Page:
halloween candy moderationWith Halloween right around the corner, it’s important to moderate your children’s candy consumption, says Karla Shelnutt, a UF/IFAS associate professor in family, youth, and community sciences and a nutrition specialist. Just one or two candy bars can have ten percent of a child’s daily caloric need, she said.Photo Credit: UF/IFAS fileGAINESVILLE, Fla. — A little candy goes a long way, especially during and after Halloween, says a University of Florida Institute of Food and Agricultural Sciences nutrition expert.

As with any sugary food, consuming too much Halloween candy is not good for you, said Karla Shelnutt, a UF/IFAS associate professor in family, youth, and community sciences and a statewide nutrition Extension specialist.

“It’s OK to eat some candy in moderation,” said Shelnutt. “I don’t think kids should be eating more than one to two pieces of candy a day.”

When the kids return home from trick-or-treating and they spread their sweets on a table, let them have a piece of candy, even two, she said. But then, parents should space out the rest of the candy over days or even a week or two. Candy also should not replace healthier snacks, such as fruit, Shelnutt said. It’s also important that parents explain to their children why they shouldn’t eat a bunch of candy at once, she said.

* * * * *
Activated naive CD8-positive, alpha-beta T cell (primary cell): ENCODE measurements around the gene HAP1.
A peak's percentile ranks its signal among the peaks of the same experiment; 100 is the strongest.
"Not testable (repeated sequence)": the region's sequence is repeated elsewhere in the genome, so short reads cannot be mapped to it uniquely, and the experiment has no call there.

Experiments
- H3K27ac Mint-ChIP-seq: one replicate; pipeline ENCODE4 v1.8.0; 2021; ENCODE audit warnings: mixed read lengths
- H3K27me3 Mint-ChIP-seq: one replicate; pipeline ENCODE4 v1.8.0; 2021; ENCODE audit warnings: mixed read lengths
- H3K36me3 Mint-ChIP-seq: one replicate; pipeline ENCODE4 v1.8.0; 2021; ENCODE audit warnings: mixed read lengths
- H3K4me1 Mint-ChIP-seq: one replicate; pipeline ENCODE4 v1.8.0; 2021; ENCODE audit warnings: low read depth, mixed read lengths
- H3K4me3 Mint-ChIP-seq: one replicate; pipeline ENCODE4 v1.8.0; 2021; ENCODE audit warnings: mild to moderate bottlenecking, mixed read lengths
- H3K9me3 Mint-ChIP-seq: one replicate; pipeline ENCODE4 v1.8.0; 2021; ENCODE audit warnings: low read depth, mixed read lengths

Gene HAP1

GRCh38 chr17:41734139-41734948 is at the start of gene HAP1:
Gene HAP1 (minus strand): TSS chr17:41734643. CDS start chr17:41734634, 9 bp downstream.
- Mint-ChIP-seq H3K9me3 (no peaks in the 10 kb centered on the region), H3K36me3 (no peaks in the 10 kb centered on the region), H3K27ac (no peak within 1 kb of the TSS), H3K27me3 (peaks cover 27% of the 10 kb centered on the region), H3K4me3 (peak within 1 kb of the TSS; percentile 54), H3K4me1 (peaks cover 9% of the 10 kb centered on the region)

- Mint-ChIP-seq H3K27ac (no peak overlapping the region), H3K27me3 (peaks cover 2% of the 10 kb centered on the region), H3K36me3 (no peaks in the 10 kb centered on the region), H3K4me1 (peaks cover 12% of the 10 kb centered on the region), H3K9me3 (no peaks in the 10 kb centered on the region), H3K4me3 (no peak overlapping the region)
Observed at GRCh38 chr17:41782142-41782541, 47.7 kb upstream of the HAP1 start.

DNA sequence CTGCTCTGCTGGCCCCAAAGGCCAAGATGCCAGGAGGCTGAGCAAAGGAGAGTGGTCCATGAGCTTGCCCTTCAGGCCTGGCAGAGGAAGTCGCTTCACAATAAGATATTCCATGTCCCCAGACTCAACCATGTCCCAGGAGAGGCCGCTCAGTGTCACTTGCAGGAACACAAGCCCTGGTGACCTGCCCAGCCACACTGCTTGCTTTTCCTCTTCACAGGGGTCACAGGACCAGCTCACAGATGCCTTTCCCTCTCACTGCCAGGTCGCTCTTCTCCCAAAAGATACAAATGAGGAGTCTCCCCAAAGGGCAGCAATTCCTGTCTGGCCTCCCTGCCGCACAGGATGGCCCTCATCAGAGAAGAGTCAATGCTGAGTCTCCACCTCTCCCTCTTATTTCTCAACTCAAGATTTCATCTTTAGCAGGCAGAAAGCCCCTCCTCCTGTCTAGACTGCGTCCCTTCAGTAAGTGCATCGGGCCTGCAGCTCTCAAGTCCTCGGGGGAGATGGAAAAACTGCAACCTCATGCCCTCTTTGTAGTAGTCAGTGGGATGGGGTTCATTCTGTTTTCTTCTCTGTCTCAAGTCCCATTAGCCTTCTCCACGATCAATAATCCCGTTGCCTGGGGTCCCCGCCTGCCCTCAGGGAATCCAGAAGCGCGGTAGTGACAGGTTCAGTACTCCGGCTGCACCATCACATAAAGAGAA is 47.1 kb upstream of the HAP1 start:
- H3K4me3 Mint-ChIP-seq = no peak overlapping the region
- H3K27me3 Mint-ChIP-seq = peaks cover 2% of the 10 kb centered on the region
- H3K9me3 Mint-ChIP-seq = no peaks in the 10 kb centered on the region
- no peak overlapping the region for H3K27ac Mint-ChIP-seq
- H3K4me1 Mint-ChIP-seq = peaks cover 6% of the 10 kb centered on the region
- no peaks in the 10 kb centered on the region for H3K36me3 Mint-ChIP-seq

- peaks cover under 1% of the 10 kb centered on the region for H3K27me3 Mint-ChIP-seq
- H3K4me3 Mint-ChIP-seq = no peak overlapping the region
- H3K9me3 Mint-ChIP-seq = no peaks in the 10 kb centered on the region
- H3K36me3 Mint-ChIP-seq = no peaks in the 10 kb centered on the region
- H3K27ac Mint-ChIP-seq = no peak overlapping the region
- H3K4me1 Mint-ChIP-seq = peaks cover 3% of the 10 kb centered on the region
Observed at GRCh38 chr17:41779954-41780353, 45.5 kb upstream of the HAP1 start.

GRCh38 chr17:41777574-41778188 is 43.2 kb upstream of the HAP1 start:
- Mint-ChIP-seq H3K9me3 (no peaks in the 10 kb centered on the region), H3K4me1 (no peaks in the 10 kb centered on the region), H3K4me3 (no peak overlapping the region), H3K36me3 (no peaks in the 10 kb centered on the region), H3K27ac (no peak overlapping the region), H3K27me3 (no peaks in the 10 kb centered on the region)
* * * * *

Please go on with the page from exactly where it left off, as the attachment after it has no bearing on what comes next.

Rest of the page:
Related Article: Halloween Candy Spooks Aging Digestive Systems

More than one-third of American adults are obese, according to the U.S. Centers for Disease Control and Prevention. Obese children ages six to 11 increased from seven percent in 1980 to 18 percent in 2012. The rate for those ages 12 to 19 increased from five percent to 21 percent in the same timeframe.

In these days of increased eating, obesity and diabetes, it’s important to know that children ages six to eight need only 1,200 to 1,600 calories a day, depending on their level of physical activity, Shelnutt said. If they’re less active, they only need about 1,200 calories a day. Just one or two candy bars can provide about ten percent of their daily caloric intake, she said.

Of course, there are safety concerns. The U.S. Food and Drug Administration urges parents to tell their children not to accept—and certainly not eat—any treats that are not commercially wrapped. Thus, Shelnutt urges parents to examine the candy to make sure there’s nothing suspicious in it.

According to the Academy of Nutrition and Dietetics, $1.9 billion worth of candy is sold each Halloween. Therefore, the academy has its own suggestions to limit sugar and fat intake at Halloween: 

  • Consider not buying candy.
  • Don’t open the candy too early.
  • Donate extra candy.
  • Serve each child, instead of leaving candy out for them to eat.

The academy gives more suggestions at: http://bit.ly/2eBGla3.